muggy rainforest that starts at about 2,000 metres; a heath at around 2,700 metres; grassy moorland at 3,200 metres; an alpine desert at 4,500 metres; and the frigid, glacier-inhabited arctic region at around 5,500 metres.
My rst sight of Mount Kilimanjaro was from the Lake Challa lodge where I stayed before commenc- ing the trek, and without a doubt it was impres- sive. For one thing, unlike many other mountains, Kili isn’t surrounded by additional high masses of rock. It stands alone. And for another, there’s some- thing awe-inspiring about how it rises majestically through the clouds and is ice-capped in a relatively hot location.
Starting at the Marangu Gate, the climb took three-and-a-half days, with the last of the climatic zones being negotiated by way of the saddle , a 5 ki- lometre-wide semi-desert that separates the peaks of Mawenzi and Kibo. From there, it was an hour’s walk to the Kibo Hut high camp at 4,730 metres, where we made an early start on summit day, as- cending a steep scree slope to Gillman’s Point (5,681 metres). This is on the crater rim, and after continu- ing around the rim for a couple of hours I was one of just four to actually reach Uhuru Peak that day, along with Joseph our guide, another guide and an elite runner. Like me, Stéphane had just won the Sa- fari Sportif International du Kenya – the running counterpart to the bike race.
At the outset, we had been advised to climb as slowly and steadily as possible, in order to conserve our energy for the nal push towards the summit. Certainly, the bike race had enhanced my tness and helped me get accustomed to extending the physical boundaries at a higher altitude. However, no amount of preparation for a mountain can
compare to actually acclimatizing on its slopes – or at least trying to. It was while climbing Kili that I rst saw a few individuals succumb to ‘acute mountain sickness’. I had heard about AMS and the dire consequences of ignoring it, but watching some victims being transported back down towards Base Camp on special wheel-equipped stretchers certainly served as a wake-up call. This was a serious business and, two days later, near the top of the mountain, I would kneel before a cross marking the burial site of someone who had died en route, and say a little prayer both for the dead climber, as well as for myself.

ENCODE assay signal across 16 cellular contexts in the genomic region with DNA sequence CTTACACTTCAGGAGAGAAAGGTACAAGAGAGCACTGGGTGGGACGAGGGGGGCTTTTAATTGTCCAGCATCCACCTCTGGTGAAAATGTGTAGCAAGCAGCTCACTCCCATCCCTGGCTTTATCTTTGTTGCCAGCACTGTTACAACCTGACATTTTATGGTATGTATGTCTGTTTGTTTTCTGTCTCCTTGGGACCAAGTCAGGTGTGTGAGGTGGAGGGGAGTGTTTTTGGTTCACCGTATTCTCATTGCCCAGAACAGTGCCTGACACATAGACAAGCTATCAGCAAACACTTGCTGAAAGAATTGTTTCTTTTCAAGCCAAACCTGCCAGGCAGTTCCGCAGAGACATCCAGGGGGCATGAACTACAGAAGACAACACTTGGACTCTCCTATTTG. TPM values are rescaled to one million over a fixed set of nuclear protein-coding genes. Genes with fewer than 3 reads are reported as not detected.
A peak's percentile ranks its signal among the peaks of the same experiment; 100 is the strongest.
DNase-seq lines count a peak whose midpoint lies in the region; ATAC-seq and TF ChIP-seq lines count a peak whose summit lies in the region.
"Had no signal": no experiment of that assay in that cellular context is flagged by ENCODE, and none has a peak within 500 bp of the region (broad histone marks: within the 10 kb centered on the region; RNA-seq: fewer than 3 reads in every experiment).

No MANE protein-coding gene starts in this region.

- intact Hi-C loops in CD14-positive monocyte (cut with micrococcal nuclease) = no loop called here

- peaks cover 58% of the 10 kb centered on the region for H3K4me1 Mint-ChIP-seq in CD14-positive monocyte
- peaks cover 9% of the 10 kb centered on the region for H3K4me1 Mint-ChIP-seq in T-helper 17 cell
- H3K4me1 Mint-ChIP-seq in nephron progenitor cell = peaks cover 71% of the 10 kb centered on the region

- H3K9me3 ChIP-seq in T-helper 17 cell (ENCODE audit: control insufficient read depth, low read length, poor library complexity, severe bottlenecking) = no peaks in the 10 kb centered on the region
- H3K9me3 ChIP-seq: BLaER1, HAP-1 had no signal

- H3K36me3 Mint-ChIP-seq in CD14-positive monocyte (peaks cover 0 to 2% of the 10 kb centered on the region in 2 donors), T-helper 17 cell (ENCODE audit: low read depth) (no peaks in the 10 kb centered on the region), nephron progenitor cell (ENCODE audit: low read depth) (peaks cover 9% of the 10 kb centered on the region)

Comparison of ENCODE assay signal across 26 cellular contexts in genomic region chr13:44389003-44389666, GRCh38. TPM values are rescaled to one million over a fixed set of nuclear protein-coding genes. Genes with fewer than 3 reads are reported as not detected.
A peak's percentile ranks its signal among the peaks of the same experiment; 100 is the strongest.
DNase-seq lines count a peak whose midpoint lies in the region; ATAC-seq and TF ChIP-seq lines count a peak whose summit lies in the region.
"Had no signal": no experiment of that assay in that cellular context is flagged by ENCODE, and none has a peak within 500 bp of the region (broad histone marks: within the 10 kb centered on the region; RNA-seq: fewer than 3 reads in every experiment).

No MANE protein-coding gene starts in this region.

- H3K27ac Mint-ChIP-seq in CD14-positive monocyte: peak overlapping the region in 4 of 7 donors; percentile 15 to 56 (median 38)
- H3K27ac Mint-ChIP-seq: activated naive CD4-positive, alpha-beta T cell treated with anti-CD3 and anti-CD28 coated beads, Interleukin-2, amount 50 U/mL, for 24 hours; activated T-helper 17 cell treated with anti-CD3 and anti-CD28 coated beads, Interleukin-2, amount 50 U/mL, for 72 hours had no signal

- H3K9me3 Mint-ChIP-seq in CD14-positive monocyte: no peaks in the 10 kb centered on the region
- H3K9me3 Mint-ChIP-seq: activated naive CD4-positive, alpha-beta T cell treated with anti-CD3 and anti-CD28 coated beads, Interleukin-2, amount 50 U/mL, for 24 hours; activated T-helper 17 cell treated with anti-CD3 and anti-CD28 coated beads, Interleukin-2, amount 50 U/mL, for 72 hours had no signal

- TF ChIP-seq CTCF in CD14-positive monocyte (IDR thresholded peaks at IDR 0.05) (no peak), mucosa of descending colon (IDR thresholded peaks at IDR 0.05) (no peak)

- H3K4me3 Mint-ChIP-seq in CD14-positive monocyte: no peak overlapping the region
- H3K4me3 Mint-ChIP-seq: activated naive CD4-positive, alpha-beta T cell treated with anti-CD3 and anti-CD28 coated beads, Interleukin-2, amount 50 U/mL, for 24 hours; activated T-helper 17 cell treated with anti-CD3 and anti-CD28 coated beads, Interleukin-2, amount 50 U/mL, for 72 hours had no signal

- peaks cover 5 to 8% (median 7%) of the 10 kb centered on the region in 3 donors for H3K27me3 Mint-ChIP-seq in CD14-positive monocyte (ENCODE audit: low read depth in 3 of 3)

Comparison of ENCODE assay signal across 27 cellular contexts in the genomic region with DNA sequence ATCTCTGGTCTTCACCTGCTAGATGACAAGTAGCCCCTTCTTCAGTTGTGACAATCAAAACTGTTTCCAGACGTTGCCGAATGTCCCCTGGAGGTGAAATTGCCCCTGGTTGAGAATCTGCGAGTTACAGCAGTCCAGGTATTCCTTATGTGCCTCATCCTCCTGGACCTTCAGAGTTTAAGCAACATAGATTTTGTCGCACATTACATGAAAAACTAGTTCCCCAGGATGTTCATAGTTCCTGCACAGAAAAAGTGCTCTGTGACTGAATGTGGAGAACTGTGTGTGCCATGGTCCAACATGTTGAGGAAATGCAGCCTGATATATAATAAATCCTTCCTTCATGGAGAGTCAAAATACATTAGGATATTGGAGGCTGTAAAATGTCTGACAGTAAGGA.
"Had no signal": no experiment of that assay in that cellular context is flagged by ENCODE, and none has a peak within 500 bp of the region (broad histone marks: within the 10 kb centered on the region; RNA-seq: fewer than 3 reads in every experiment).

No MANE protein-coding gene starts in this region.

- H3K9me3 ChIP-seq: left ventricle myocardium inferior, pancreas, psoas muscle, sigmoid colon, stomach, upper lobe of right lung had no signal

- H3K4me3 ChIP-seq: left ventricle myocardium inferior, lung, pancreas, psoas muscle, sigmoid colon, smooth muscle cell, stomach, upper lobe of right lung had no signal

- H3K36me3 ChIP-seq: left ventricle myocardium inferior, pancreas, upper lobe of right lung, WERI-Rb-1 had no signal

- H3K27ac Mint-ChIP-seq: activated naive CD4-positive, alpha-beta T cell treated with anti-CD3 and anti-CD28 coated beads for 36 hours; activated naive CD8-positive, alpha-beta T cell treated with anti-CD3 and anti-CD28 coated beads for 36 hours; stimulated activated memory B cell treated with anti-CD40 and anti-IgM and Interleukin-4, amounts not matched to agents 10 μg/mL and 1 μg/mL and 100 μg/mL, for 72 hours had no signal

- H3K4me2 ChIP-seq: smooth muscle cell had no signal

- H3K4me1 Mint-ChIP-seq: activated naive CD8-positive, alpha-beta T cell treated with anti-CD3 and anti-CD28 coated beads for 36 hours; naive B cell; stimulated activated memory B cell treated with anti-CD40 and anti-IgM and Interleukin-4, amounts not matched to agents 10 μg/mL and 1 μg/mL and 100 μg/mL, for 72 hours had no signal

Assisted by the local porters who carried our backpacks and food supplies, my teammates and I proceededcautiously,withtheextremely tStéphane taking this to ridiculous lengths by moving almost in slow-motion. Pierrick, meanwhile, kept asserting, “Le Kili, c’est magique,” meaning ‘Kili is magical’. And it is, featuring stunning sunsets in addition to vegetation that I have never seen anywhere else, including heather that grows over ten metres high and strange-looking plants that somehow survive the hot days and freezing cold nights. For me, it was like stepping into another world.
As we ascended the mountain and encountered people making their way back down, the look of exhaustion on their faces was a telltale sign that they’d reached either Kili’s summit or the limit of their own abilities. Regardless, many of them imparted information, including a British guy who commented, “This is the hardest thing you’ll ever do.” Turning to one of my colleagues, I asked, “How does he know what we’ve done before? What if we’ve already climbed Everest or K2?”
It was all about staying focussed on the main goal while paying attention to my body, the landscape, the elements and the task at hand.
Of course, I hadn’t, yet it was clear to me that, with the requisite willpower, it wouldn’t be impossible to reach the top of Kilimanjaro. The terrain isn’t icy, dangerous or technically challenging, and the deaths that do occur there are often due to people taking the test too lightly. I didn’t. Since I was t and strong, with many years of sports training and competition behind me, I was con dent that, barring an injury, the only thing that could prevent me from reaching the summit was my brain, and I wasn’t about to let that happen. It was all about staying focussed on the main goal while paying attention to my body, the landscape, the elements and the task at hand.
On the eve of the nal summit push, while our seven-person team tried to grab some sleep at the Kibo Hut, the weather took a turn for the worse and there was, quite unexpectedly, a heavy snowstorm. Having dozed with ice cold feet in my cheap, light blue, Boy Scout sleeping bag, I woke up to loud thunder and strong winds a few hours later, feeling warm and ready to continue my pursuit of the summit. However, when it was time to commence the nal ascent, some of my teammates felt otherwise. I had already seen a couple of guys suffering from mountain sickness, puking violently outside the Hut, and on summit day, due to the adverse weather conditions, Stéphane was the only one of my colleagues who wanted to keep going. The rest had decided that enough was enough.